Andretti hoping new aero won't derail team's Indy 500 form

Andretti hoping new aero won't derail team's Indy 500 form

IndyCar

Andretti hoping new aero won't derail team's Indy 500 form

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Michael Andretti likes the new IndyCar universal body kit. He likes the look. He expects it will eventually save Andretti Autosport money, although the start-up costs have been “so expensive,” he said, for his four-car team.

But how the first-year application will impact the most important race of the season concerns him, and he won’t be able to alleviate his concerns until cars begin practicing for 102nd Indianapolis 500 in May. Andretti hopes the switch from Chevrolet- and Honda-produced bodywork to a uniformity won’t sour the very special recipe his team struck upon in winning three of the last four 500s with Ryan Hunter-Reay (2014), then-rookie Alexander Rossi (2016) and Takuma Sato (2017).

“I’m very worried,” Andretti said during a break in testing on Wednesday at Sebring International Raceway. “Whenever you change anything and you don’t know what you have, until you’re out there, yeah, I’m worried. We’ve had such a good package since 2012 at least, so… I don’t see how it can be any better than that, so that’s what worries me.”

Rossi, perhaps buoyed by having won half of his Indianapolis 500 starts, seemed confident his manufacturer and team would adjust.

“Honda had an advantage, but we were beating other Honda teams, so you’d like to think the package that we have is good there,” Rossi said. “They’ve proven that over the past five years. You obviously have to work very hard to make sure you stay in that window and are still executing at the level you need to win, but I don’t see any reason why we couldn’t go back to Indy and have the same kind of opportunities we had there in the past.”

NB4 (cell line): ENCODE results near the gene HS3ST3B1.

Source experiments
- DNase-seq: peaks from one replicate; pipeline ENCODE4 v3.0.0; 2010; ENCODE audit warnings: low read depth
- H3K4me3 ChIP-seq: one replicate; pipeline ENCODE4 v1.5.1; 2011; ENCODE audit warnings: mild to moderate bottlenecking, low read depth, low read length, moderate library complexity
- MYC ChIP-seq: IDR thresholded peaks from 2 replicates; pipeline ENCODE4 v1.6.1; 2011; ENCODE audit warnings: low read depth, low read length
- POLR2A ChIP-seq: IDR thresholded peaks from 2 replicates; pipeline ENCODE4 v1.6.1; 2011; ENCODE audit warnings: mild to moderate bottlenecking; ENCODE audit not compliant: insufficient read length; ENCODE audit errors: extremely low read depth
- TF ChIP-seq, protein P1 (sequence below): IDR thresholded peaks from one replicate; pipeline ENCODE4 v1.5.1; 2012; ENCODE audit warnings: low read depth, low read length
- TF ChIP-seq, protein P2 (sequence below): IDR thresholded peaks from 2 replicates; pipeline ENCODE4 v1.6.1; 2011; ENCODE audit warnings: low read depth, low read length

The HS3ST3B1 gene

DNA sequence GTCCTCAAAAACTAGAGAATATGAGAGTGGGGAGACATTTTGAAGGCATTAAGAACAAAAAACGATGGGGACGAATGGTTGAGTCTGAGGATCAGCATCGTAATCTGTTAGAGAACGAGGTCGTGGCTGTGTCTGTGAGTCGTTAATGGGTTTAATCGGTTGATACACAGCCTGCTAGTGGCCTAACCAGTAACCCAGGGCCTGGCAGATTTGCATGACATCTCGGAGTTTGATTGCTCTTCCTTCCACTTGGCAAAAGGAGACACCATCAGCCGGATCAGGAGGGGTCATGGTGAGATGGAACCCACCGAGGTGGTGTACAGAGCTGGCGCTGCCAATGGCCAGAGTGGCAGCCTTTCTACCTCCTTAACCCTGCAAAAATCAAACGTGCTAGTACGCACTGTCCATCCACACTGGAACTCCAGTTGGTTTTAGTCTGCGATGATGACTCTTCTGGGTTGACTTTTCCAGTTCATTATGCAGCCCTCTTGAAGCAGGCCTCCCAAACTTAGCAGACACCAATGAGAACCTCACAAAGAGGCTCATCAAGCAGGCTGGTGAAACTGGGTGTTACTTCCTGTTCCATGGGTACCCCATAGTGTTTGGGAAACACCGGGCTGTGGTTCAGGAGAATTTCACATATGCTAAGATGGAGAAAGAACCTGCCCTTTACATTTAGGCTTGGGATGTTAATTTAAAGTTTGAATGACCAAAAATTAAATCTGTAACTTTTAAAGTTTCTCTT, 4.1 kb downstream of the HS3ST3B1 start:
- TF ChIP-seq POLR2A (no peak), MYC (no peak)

Andretti won’t be placated until he sees his Hondas maneuvering to expectation in traffic around the 2.5-mile speedway.

“There’s nothing we can do. We don’t know if we’ll be able to draft off the car in front or we’re going to be able to pass them, are they going to take all the air off the car,” he pondered. “We don’t know. Until we get there, we’re not going to know. You can’t simulate another car front of you. By yourself, it’s fine. It’s when you have other cars.”

Andretti’s Hondas were particularly foreboding in 2016, when Rossi won on a fuel gambit, with teammate Carlos Munoz second and the cars of Ryan Hunter-Reay and one-off teammate Townsend Bell dominant early before they collided on pit road on Lap 117. Sato passed Helio Castroneves with five laps left to win the race for the first time last May.

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